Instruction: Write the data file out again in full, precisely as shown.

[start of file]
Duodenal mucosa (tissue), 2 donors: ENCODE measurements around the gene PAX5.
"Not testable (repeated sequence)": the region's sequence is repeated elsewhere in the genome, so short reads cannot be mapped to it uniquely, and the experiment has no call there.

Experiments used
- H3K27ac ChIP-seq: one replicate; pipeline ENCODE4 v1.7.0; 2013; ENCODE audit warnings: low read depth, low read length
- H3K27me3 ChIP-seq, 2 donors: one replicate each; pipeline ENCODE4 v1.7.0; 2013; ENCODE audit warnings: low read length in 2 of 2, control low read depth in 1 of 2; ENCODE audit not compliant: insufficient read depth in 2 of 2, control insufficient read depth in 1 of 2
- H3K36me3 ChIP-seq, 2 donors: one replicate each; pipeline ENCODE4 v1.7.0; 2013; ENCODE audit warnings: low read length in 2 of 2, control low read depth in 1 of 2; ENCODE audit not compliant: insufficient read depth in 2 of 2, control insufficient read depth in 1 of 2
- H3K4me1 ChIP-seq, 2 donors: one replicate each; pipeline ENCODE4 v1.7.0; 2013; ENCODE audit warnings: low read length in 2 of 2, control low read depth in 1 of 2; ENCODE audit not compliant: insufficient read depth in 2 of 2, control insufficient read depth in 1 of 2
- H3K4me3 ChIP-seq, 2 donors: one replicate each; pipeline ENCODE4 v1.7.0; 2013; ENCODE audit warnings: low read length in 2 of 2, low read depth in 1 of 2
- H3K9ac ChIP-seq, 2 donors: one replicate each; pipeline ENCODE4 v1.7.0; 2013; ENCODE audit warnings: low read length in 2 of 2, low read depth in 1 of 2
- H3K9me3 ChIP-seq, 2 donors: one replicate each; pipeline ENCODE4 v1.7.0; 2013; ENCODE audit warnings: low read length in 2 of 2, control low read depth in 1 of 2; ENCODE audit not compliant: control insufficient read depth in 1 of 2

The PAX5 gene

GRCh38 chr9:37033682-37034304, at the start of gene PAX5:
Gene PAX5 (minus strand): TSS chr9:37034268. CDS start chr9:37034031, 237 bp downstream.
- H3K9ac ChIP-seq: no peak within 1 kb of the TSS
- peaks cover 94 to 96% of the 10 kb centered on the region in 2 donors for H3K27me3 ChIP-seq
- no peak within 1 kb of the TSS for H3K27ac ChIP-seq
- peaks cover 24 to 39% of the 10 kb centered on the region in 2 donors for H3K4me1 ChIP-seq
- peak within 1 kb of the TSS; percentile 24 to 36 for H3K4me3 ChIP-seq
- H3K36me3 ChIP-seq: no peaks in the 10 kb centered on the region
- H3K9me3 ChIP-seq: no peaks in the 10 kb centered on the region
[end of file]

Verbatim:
Duodenal mucosa (tissue), 2 donors: ENCODE measurements around the gene PAX5.
"Not testable (repeated sequence)": the region's sequence is repeated elsewhere in the genome, so short reads cannot be mapped to it uniquely, and the experiment has no call there.

Experiments used
- H3K27ac ChIP-seq: one replicate; pipeline ENCODE4 v1.7.0; 2013; ENCODE audit warnings: low read depth, low read length
- H3K27me3 ChIP-seq, 2 donors: one replicate each; pipeline ENCODE4 v1.7.0; 2013; ENCODE audit warnings: low read length in 2 of 2, control low read depth in 1 of 2; ENCODE audit not compliant: insufficient read depth in 2 of 2, control insufficient read depth in 1 of 2
- H3K36me3 ChIP-seq, 2 donors: one replicate each; pipeline ENCODE4 v1.7.0; 2013; ENCODE audit warnings: low read length in 2 of 2, control low read depth in 1 of 2; ENCODE audit not compliant: insufficient read depth in 2 of 2, control insufficient read depth in 1 of 2
- H3K4me1 ChIP-seq, 2 donors: one replicate each; pipeline ENCODE4 v1.7.0; 2013; ENCODE audit warnings: low read length in 2 of 2, control low read depth in 1 of 2; ENCODE audit not compliant: insufficient read depth in 2 of 2, control insufficient read depth in 1 of 2
- H3K4me3 ChIP-seq, 2 donors: one replicate each; pipeline ENCODE4 v1.7.0; 2013; ENCODE audit warnings: low read length in 2 of 2, low read depth in 1 of 2
- H3K9ac ChIP-seq, 2 donors: one replicate each; pipeline ENCODE4 v1.7.0; 2013; ENCODE audit warnings: low read length in 2 of 2, low read depth in 1 of 2
- H3K9me3 ChIP-seq, 2 donors: one replicate each; pipeline ENCODE4 v1.7.0; 2013; ENCODE audit warnings: low read length in 2 of 2, control low read depth in 1 of 2; ENCODE audit not compliant: control insufficient read depth in 1 of 2

The PAX5 gene

GRCh38 chr9:37033682-37034304, at the start of gene PAX5:
Gene PAX5 (minus strand): TSS chr9:37034268. CDS start chr9:37034031, 237 bp downstream.
- H3K9ac ChIP-seq: no peak within 1 kb of the TSS
- peaks cover 94 to 96% of the 10 kb centered on the region in 2 donors for H3K27me3 ChIP-seq
- no peak within 1 kb of the TSS for H3K27ac ChIP-seq
- peaks cover 24 to 39% of the 10 kb centered on the region in 2 donors for H3K4me1 ChIP-seq
- peak within 1 kb of the TSS; percentile 24 to 36 for H3K4me3 ChIP-seq
- H3K36me3 ChIP-seq: no peaks in the 10 kb centered on the region
- H3K9me3 ChIP-seq: no peaks in the 10 kb centered on the region